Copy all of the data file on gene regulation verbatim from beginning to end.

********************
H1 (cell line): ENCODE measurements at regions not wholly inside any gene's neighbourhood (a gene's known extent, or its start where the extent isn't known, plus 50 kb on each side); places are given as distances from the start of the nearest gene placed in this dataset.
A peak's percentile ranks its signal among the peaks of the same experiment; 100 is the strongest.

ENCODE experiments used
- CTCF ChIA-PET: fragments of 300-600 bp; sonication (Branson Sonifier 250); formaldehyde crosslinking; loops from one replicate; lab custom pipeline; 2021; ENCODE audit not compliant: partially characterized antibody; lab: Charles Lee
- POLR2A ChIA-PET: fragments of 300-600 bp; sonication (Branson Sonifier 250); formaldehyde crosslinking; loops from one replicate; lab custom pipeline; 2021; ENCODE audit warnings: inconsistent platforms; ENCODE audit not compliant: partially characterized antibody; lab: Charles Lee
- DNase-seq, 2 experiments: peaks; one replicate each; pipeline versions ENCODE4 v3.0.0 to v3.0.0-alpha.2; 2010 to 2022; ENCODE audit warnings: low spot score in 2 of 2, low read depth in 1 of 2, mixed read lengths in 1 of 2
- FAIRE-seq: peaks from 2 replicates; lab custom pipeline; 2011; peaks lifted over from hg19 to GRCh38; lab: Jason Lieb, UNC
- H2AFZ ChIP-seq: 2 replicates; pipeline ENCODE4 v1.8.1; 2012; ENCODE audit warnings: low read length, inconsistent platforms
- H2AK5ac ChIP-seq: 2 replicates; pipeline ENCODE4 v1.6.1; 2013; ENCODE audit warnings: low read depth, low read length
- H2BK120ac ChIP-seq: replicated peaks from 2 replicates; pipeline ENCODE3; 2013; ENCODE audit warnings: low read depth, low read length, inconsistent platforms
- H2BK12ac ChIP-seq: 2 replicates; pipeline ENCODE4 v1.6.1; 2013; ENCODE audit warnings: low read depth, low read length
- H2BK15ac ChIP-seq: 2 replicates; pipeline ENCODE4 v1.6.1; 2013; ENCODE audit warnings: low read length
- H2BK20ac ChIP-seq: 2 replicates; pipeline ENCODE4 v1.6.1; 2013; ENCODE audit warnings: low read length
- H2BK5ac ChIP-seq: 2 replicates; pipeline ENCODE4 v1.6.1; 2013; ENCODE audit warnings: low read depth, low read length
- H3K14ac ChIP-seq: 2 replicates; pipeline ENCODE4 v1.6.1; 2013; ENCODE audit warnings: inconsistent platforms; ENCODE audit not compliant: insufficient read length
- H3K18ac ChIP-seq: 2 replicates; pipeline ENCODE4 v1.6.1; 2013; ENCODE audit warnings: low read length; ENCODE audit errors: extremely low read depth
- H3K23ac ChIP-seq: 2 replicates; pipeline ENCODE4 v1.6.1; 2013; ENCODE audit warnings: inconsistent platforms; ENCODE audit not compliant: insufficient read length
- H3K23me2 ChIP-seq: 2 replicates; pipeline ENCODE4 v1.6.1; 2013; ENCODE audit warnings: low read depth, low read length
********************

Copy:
H1 (cell line): ENCODE measurements at regions not wholly inside any gene's neighbourhood (a gene's known extent, or its start where the extent isn't known, plus 50 kb on each side); places are given as distances from the start of the nearest gene placed in this dataset.
A peak's percentile ranks its signal among the peaks of the same experiment; 100 is the strongest.

ENCODE experiments used
- CTCF ChIA-PET: fragments of 300-600 bp; sonication (Branson Sonifier 250); formaldehyde crosslinking; loops from one replicate; lab custom pipeline; 2021; ENCODE audit not compliant: partially characterized antibody; lab: Charles Lee
- POLR2A ChIA-PET: fragments of 300-600 bp; sonication (Branson Sonifier 250); formaldehyde crosslinking; loops from one replicate; lab custom pipeline; 2021; ENCODE audit warnings: inconsistent platforms; ENCODE audit not compliant: partially characterized antibody; lab: Charles Lee
- DNase-seq, 2 experiments: peaks; one replicate each; pipeline versions ENCODE4 v3.0.0 to v3.0.0-alpha.2; 2010 to 2022; ENCODE audit warnings: low spot score in 2 of 2, low read depth in 1 of 2, mixed read lengths in 1 of 2
- FAIRE-seq: peaks from 2 replicates; lab custom pipeline; 2011; peaks lifted over from hg19 to GRCh38; lab: Jason Lieb, UNC
- H2AFZ ChIP-seq: 2 replicates; pipeline ENCODE4 v1.8.1; 2012; ENCODE audit warnings: low read length, inconsistent platforms
- H2AK5ac ChIP-seq: 2 replicates; pipeline ENCODE4 v1.6.1; 2013; ENCODE audit warnings: low read depth, low read length
- H2BK120ac ChIP-seq: replicated peaks from 2 replicates; pipeline ENCODE3; 2013; ENCODE audit warnings: low read depth, low read length, inconsistent platforms
- H2BK12ac ChIP-seq: 2 replicates; pipeline ENCODE4 v1.6.1; 2013; ENCODE audit warnings: low read depth, low read length
- H2BK15ac ChIP-seq: 2 replicates; pipeline ENCODE4 v1.6.1; 2013; ENCODE audit warnings: low read length
- H2BK20ac ChIP-seq: 2 replicates; pipeline ENCODE4 v1.6.1; 2013; ENCODE audit warnings: low read length
- H2BK5ac ChIP-seq: 2 replicates; pipeline ENCODE4 v1.6.1; 2013; ENCODE audit warnings: low read depth, low read length
- H3K14ac ChIP-seq: 2 replicates; pipeline ENCODE4 v1.6.1; 2013; ENCODE audit warnings: inconsistent platforms; ENCODE audit not compliant: insufficient read length
- H3K18ac ChIP-seq: 2 replicates; pipeline ENCODE4 v1.6.1; 2013; ENCODE audit warnings: low read length; ENCODE audit errors: extremely low read depth
- H3K23ac ChIP-seq: 2 replicates; pipeline ENCODE4 v1.6.1; 2013; ENCODE audit warnings: inconsistent platforms; ENCODE audit not compliant: insufficient read length
- H3K23me2 ChIP-seq: 2 replicates; pipeline ENCODE4 v1.6.1; 2013; ENCODE audit warnings: low read depth, low read length